KEEPING UP WITH ONGOING DEFLATION

Byline: Anne D’Innocenzio / With contributions from Alison Maxwell, Washington

NEW YORK — The economy may still be chugging along, but that hasn’t given apparel makers enough reason to increase prices.
Squeezed by department stores’ private-label programs and a belief that consumers will resist paying even a small amount more for an outfit, many moderate apparel firms have no plans to increase prices for fall. They are either continuing to reduce prices or maintaining them by turning to an expanded worldwide sourcing network to keep up the quality of their lines.
Most vendors said they were in sync with the overall deflationary trend in prices of women’s apparel at the consumer level, which couldn’t shake deflation in 1999. According to a Labor Department report, prices of women’s apparel at retail declined by 0.6 percent in 1999, after dropping by the same amount in 1998.
The story was the same in January. Prices plummeted 2.1 percent — the largest drop in 11 years. The last time women’s apparel prices dipped that low was in August 1998, when prices also declined 2.1 percent.
Much of the price deflation can be attributed to increasing foreign production and competition from stores sourcing their own private label merchandise.
Take Ken Miller, president of Young Stuff Apparel Group, which has been able to lower prices or “at worst, keep them flat.”
Tex-Ray Group, based in Taiwan, acquired 51 percent of the stock of Young Stuff last September, and the partnership has allowed the private-label supplier to tap into Tex-Ray’s sourcing network.
Tex-Ray owns factories in Mexico, Taiwan, China and Indonesia. Prior to the venture, Young Stuff had been manufacturing in Taiwan, the Philippines, Pakistan, Mexico and Turkey, though not to any significant extent, Miller said.
“Tex-Ray has better sourcing in Mexico and overseas, so we’re able to take advantage of the better prices,” Miller said.
So far this year, Miller said Young Stuff has been able to reduce prices by 10 percent compared with last year. For fall, prices range from $6 to $12.
Winnie Lung, president of blouse firm K. Arnold, said she hadn’t raised prices for the last two seasons. Blouses wholesale for $15 to $25.
The company is facing a weak blouse category, which is under pressure from cut-and-sew knits, Lung said.
“The economy is good, but it is still competitive out there,” she said. St. Tropez, a division of Carole Little, will not increase prices for fall, according to Natalie Wierzba, vice president of sales and marketing. She added that prices had been consistent since the collection was launched two years ago. For fall, prices range from $16 to $33.
“We have brought more updated fabrics for fall, like pleather,” she said. “We use rayon georgette, not rayon challis.”
However, increasing the quality of the line while maintaining prices is tricky.
“It’s difficult,” she said. “You have to learn to be smarter about sourcing. There is definitely pressure with private label.”
Two years ago, about 20 percent of the line was sourced overseas. Now, that figure is 70 percent; the key countries are China, the Philippines, Korea and India.
McNaughton Apparel Group has made two rounds of price reductions — a 20 percent decrease in 1998 and another 5 to 10 percent reduction in 1999. For fall, the company plans to maintain pricing.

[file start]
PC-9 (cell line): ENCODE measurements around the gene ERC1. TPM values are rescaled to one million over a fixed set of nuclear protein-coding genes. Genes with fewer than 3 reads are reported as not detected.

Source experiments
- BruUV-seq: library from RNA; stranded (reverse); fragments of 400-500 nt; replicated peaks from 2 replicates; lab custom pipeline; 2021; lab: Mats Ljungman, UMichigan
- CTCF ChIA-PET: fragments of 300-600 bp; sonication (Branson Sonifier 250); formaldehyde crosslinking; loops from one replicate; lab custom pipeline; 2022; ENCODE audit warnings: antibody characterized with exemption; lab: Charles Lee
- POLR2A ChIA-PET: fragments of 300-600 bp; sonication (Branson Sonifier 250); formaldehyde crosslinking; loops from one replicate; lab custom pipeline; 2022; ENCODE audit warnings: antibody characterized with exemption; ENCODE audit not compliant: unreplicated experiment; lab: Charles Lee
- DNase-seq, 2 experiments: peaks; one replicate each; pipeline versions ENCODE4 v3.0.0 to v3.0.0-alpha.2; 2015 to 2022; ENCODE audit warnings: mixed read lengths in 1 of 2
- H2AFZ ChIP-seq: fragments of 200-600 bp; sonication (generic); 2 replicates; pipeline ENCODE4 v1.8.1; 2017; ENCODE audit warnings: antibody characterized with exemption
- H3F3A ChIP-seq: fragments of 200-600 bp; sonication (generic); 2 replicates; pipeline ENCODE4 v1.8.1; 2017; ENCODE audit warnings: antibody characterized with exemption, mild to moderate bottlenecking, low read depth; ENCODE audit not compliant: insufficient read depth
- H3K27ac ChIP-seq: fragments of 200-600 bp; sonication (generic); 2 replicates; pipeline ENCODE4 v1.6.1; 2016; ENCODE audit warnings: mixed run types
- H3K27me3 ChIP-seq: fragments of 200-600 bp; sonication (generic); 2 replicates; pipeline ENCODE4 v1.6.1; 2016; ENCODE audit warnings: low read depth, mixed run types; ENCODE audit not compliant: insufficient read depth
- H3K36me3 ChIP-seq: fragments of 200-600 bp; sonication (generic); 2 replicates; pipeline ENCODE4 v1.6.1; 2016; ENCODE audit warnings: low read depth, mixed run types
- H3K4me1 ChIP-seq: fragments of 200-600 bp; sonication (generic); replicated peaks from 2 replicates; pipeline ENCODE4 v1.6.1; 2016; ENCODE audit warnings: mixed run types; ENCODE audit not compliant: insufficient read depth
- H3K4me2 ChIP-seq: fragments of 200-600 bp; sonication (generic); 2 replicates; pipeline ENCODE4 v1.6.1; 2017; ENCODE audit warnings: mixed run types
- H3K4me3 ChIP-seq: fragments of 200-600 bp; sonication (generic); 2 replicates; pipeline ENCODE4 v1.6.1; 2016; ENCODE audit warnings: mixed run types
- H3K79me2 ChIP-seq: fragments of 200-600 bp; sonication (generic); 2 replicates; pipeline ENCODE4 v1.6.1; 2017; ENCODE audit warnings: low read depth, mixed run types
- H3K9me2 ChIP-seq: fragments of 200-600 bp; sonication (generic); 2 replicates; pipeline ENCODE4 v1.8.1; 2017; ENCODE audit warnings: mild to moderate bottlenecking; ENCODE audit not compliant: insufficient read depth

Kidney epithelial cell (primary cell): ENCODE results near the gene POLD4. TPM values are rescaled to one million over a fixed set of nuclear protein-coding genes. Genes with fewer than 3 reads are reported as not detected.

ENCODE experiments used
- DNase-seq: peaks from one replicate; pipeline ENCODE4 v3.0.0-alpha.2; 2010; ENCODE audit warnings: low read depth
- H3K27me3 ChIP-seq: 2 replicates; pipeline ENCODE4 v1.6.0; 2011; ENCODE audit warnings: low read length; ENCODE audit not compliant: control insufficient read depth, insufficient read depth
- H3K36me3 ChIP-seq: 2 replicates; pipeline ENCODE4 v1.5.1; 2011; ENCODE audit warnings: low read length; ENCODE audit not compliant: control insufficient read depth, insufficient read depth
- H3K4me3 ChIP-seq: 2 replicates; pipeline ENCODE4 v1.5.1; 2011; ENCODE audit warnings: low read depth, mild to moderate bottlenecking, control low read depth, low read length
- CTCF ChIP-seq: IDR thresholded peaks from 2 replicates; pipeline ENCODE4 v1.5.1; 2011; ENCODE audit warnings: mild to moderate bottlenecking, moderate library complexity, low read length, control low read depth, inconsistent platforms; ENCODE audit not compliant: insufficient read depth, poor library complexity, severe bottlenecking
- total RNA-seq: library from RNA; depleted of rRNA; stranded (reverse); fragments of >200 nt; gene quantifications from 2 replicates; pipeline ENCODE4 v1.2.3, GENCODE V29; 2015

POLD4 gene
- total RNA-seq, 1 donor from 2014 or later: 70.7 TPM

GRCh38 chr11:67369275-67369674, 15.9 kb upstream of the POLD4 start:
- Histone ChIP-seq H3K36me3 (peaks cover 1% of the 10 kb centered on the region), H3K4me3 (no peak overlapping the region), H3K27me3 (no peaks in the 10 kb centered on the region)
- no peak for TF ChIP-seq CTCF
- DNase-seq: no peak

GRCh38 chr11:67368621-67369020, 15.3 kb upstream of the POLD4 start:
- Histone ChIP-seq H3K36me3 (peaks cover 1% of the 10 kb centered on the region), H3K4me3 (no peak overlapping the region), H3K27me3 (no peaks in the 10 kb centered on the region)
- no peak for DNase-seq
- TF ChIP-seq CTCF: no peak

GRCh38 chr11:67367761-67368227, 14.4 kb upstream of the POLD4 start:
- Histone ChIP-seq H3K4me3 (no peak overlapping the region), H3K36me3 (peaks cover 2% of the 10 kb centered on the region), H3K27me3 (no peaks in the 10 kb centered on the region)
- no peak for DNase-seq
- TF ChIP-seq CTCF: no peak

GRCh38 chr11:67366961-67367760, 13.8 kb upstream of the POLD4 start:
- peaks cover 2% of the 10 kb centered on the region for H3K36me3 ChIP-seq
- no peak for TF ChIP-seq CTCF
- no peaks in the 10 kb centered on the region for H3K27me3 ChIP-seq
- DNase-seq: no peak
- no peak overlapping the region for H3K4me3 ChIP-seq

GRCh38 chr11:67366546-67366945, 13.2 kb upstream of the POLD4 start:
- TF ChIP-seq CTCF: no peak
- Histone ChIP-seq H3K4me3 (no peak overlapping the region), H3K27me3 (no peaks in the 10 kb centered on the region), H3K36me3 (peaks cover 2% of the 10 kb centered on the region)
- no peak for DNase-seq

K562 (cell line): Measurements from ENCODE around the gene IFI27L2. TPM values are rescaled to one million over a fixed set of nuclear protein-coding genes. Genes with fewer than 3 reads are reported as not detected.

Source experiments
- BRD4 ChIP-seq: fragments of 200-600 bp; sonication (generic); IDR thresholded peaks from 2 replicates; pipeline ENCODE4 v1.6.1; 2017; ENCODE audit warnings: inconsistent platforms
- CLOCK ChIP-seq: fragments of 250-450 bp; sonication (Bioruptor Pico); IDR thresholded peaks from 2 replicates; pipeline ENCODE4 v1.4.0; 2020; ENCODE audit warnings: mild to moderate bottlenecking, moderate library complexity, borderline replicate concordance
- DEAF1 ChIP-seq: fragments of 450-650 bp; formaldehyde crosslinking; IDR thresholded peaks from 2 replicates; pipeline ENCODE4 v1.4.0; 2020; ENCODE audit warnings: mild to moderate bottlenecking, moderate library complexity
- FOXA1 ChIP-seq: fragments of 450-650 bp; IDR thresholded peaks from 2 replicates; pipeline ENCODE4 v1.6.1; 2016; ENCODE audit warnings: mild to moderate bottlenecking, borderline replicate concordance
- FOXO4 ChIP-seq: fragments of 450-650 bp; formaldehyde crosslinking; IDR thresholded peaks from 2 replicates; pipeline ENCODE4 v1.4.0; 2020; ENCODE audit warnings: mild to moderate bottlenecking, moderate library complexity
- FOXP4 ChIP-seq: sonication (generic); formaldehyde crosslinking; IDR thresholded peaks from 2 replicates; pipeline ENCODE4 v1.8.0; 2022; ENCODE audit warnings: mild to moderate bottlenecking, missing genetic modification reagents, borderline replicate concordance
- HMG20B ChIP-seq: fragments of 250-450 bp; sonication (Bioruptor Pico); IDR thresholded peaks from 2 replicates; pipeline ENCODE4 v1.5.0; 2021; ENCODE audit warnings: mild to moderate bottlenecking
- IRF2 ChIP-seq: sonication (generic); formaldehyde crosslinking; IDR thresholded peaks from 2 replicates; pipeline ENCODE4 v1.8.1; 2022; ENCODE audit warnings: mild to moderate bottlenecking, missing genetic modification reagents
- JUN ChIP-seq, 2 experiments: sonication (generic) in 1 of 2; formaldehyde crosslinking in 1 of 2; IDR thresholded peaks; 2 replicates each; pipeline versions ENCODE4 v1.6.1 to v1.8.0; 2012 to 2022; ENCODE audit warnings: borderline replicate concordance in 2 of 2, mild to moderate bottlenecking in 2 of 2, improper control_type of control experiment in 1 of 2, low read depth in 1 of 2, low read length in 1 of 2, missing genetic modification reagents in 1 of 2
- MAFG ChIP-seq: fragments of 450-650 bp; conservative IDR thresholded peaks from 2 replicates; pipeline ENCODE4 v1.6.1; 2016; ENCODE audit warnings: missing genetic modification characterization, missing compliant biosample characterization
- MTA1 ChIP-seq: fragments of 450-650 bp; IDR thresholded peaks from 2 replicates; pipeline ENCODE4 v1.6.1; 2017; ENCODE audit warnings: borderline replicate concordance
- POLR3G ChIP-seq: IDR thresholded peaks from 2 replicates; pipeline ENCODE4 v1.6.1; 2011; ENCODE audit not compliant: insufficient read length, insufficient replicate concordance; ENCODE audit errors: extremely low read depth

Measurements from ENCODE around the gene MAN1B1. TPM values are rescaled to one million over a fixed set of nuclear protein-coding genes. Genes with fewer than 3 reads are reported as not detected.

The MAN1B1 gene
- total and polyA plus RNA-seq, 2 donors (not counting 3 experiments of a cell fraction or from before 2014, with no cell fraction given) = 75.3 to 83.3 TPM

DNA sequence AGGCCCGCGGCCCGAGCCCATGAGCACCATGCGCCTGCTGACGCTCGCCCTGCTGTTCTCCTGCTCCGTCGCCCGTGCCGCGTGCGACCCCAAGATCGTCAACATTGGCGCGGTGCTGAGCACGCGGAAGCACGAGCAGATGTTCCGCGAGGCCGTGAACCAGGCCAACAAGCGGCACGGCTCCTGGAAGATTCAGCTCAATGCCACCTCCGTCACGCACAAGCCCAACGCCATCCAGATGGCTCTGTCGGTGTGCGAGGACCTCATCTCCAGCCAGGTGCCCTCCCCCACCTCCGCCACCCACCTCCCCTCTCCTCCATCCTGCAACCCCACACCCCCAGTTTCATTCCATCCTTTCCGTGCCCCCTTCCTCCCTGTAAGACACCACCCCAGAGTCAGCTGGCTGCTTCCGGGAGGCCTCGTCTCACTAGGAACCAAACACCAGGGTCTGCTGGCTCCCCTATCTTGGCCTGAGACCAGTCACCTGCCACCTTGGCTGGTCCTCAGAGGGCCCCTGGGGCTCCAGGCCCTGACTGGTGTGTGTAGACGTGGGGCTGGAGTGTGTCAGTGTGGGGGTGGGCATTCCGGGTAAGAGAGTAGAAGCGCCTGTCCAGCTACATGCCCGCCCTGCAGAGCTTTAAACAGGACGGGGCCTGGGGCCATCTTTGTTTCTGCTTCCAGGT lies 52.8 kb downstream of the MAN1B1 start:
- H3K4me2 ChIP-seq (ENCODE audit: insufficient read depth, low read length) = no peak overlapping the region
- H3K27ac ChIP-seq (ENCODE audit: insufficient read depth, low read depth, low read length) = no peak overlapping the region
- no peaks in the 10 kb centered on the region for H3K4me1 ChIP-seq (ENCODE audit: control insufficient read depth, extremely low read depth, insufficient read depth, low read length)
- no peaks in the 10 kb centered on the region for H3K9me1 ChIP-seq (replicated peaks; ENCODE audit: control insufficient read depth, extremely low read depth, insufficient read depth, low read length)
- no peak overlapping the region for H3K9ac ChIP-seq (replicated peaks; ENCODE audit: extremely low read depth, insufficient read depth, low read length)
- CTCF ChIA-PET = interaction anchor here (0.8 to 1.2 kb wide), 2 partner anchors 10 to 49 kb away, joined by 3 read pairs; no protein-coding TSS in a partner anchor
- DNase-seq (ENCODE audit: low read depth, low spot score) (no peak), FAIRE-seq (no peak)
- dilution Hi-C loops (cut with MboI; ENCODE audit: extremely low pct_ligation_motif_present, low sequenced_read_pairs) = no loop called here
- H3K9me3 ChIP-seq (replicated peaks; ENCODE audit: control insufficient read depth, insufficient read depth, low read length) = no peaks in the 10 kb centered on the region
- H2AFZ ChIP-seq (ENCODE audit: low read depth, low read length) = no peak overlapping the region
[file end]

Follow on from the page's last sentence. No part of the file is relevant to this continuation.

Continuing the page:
“We had priced ourselves out of the moderate market,” said Lynn Fish, executive vice president of merchandising.
McNaughton’s jackets now wholesale from $20 to $25. The company has been able to increase the quality of the line by expanding its sourcing network. It uses such fabrics as stretch polyester, rayon blends, stretch wool blends and polyester tricotene.
Two years ago, the company had done all its sourcing domestically. Structured clothing is sourced in China, though production has been expanded to Bangladesh. The rest of the line is made in Cambodia, India and Guatemala.
The company has been making its soft dressing in Mexico. It does knitwear production in Jordan and Turkey, Fish said.
“We have to get competitive,” she said. “We are competing against private label in the moderate zone. It’s become a price issue.”
Since 1990, the Leslie Fay Cos. has been riding a deceleration trend in prices for both sportswear and dresses.
Ten years ago, the company, which at that time was producing its goods domestically, was struggling to churn out ensembles that retailed for less than $100. For the current spring and summer collection, a sportswear ensemble now retails for $70, noted Bob Salem, director of marketing.
“We have had a significant amount of deflation,” said Salem.
The company has been able to maintain quality by increasing offshore production, which now accounts for 50 percent of the line.
Leslie Fay has narrowed its contractors by 50 percent and now only works with about a dozen.
Leslie Fay also aims to create more value for the customer. One strategy, developed two years ago, is to put less emphasis on the blazer jacket as an outfit completer, and more focus on weskits, two-fers and cardigans, which are less expensive.
Another goal is to develop more coordinated items.
“We are putting a stronger emphasis on coordination,” Salem said. “We are offering blouses or sweaters that will relate to all the bottoms. We need to be competitive with Federated’s private label.”
Alan Bobin, president and chief executive officer of Generra, agreed that strong global sourcing was the key to keeping prices stable.
“We always like to maintain our value and price percentages,” said Bobin. “I don’t see prices fluctuating dramatically, with the exception of inflation. We’re just looking to maintain prices and keep the customer happy.”

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